The growing prevalence of the Zika virus in the United States has already presented a number of hurdles for employers striving to create a safe and healthy workplace environment for their employees.  These concerns are more immediate than ever.  The recent and continuing outbreak in Florida and the emergence of state-to-state transmission within the U.S. reinforce the need for employers to stay informed of best practices for minimizing workplace health risks without overstepping critical legal boundaries between employer and employee.

Continue Reading Addressing Zika’s Continued Threat to the Workplace

The employer community was sent into a frenzy with the Department of Labor’s release on May 18, 2016 of its final white-collar overtime regulations.  Just two days before however, the Equal Employment Opportunity Commission also released its own final regulations regarding employer wellness programs.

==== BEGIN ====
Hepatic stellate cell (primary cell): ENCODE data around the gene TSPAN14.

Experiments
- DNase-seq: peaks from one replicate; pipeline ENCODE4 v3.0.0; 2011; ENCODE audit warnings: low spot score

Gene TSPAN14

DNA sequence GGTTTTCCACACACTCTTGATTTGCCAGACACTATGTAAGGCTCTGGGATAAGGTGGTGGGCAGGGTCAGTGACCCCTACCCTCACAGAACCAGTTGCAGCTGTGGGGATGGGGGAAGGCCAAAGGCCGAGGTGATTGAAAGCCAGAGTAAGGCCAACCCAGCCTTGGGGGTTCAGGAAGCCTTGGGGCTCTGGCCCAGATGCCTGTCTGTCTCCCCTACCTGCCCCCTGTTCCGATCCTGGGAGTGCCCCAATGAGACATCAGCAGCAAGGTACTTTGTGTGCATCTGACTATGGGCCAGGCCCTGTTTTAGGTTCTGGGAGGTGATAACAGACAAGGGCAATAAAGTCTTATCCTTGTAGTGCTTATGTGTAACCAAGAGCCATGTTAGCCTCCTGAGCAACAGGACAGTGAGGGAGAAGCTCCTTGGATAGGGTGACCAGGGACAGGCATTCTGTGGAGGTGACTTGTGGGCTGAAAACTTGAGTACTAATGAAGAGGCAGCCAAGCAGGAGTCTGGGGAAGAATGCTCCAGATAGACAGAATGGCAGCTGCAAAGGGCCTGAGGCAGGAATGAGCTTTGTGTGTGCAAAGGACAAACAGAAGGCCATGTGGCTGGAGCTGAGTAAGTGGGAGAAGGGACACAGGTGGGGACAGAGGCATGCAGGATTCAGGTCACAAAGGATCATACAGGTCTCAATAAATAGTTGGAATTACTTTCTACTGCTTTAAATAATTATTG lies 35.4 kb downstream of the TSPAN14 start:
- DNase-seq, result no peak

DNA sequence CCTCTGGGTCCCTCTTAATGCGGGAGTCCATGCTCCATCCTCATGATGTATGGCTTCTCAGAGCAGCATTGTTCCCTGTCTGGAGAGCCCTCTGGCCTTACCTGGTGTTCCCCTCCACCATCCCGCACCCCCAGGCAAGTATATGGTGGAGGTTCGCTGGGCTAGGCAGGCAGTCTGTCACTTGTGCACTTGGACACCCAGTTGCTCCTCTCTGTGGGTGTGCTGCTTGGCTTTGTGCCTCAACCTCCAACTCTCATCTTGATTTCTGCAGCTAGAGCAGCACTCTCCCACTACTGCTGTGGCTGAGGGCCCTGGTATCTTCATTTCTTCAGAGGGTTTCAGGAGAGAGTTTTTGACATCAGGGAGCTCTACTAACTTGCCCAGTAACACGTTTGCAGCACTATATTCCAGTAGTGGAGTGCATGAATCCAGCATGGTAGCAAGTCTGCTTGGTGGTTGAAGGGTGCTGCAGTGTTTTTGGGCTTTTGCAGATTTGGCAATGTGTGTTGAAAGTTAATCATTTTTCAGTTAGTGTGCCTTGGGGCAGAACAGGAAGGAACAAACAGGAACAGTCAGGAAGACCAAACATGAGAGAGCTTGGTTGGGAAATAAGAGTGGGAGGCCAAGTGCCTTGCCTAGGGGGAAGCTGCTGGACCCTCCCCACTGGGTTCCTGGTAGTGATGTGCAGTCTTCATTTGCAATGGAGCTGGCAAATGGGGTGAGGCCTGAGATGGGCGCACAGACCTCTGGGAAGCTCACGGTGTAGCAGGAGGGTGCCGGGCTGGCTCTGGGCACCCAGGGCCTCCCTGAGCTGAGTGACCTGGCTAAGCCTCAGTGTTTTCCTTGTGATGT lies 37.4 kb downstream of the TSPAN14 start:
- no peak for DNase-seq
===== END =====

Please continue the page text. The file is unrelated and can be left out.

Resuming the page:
Continue Reading In Case You Missed It: The EEOC Sneaks in Its Final Wellness Program Rule Ahead of The DOL’s New OT Rule

As a recent federal appellate decision confirmed, the Americans with Disabilities Act does not require employers to always accommodate a disabled employee.  Instead, it is the employee’s burden to first show that he or she can perform the essential functions of the job with said accommodation.  Alternatively, if the employee cannot perform the essential functions of the job, he or she may seek, as a reasonable accommodation, a reassignment to a vacant position as long as the employee is qualified for that position.  In both cases, the employer is relieved of the accommodation requirement if it can show an undue hardship would result.  It was these essential function and vacancy issues that were the focus of the First Circuit’s opinion in Lang v. Wal-Mart Stores.

Continue Reading Clearly Defining the Essential Functions of the Job Can Make or Break An ADA Case